This is the first mini-course of the CERSI "Regulatory Overview of Medical Device Development". In this mini-course, you will learn the basics of U.S. regulation of medical devices. The course will initially cover the general context for medical device regulations. FDA's regulations, guidance documents, and on-line informational resources will be highlighted and used throughout the course. Upon completion of this mini-course, students will be able to:
- describe how medical devices are defined
- name required features and characteristics of medical devices
- name national and international agencies with a regulatory oversight for medical devices
- explain and use FDA regulatory framework and web site
- discuss some of the future trends in regulation of medical devices
- describe the steps needed to obtain approval to market a medical device
- describe how medical devices are assigned to regulatory classes
- use FDA’s web site to classify a device and determine its regulatory history
- describe the four major device regulatory pathways
- explain the impact of regulatory pathways on medical device development
- describe the major phases of the Medical Device Life Cycle
- name four important elements of the Quality System Regulation
- explain the intent of the Design Controls regulation and when it applies
- describe general principles used to guide the medical device development process
- describe the FDA regulations applicable to feasibility studies
Statement of Completion
Students who attend the on-site mini-course and pass the on-line quiz will receive a Statement of Completion from UCSF-Stanford CERSI.
Agenda for this mini-course
- Lecture 1. Introduction to Device Regulation
- Lecture 2. Regulatory Pathways to Market a Device
- Lunch Break
- Lecture 3. Overview of Medical Device Development Cycle
- Case Study.
Who should attend
This mini-course will be most valuable to students and professionals who need an understanding of how to get medical devices into the US market while respecting FDA regulations. The course is geared toward entry level students who need to gain an understanding of submissions for the first time. Engineers, managers, supervisors, scientists, technicians, and other personnel involved in product development, manufacturing, quality assurance, or regulatory affairs that do not have an in-depth knowledge of medical device submissions will benefit from this course.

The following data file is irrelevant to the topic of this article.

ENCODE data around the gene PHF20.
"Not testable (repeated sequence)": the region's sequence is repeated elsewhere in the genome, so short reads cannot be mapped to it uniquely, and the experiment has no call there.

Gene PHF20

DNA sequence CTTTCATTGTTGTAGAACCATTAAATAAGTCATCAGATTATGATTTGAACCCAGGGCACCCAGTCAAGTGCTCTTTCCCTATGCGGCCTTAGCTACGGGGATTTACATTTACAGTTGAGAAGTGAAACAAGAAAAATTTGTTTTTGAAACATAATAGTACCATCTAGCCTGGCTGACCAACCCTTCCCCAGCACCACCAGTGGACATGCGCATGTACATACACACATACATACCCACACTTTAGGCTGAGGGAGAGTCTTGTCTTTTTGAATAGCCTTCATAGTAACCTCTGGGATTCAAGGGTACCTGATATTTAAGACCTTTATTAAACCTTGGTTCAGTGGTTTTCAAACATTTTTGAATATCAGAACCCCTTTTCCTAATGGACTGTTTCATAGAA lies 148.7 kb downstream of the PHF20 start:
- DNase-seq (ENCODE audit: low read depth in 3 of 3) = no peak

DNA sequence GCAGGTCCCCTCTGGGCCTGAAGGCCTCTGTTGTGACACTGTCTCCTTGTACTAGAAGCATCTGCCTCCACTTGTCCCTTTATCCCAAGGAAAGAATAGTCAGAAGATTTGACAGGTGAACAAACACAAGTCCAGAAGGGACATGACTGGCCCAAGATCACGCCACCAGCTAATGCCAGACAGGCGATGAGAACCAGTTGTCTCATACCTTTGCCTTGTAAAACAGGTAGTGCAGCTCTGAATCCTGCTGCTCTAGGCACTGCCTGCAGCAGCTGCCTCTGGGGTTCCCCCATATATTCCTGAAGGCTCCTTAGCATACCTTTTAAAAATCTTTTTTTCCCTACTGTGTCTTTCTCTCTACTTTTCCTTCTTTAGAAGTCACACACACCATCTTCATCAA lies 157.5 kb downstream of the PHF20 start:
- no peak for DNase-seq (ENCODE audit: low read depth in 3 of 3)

Michael D. Quinn is a management adviser for early stage medical device companies helping to guide product development and build company infrastructure. Over the course of his career, he developed numerous medical products as an engineer and helped start new companies as an entrepreneur and executive team member. He began his career with Edwards Laboratories, now Edwards Lifesciences, where he developed catheters and instrumentation to improve cardiovascular monitoring. Later he joined Nellcor, now part of Medtronic, and expanded their pulse oximetry and respiratory monitoring products. More recently, he helped launch several medical device companies as Vice President, Research and Development. His consulting activities include developing regulatory strategies, quality systems, and funding strategies. Product areas include cancer diagnostics, diabetes management, inhalation drug delivery and imaging-based cell counters. He earned a B.S. in Electrical Engineering from the University of Massachusetts, and M.S. and Ph.D. degrees in Biomedical Engineering from the University of Southern California.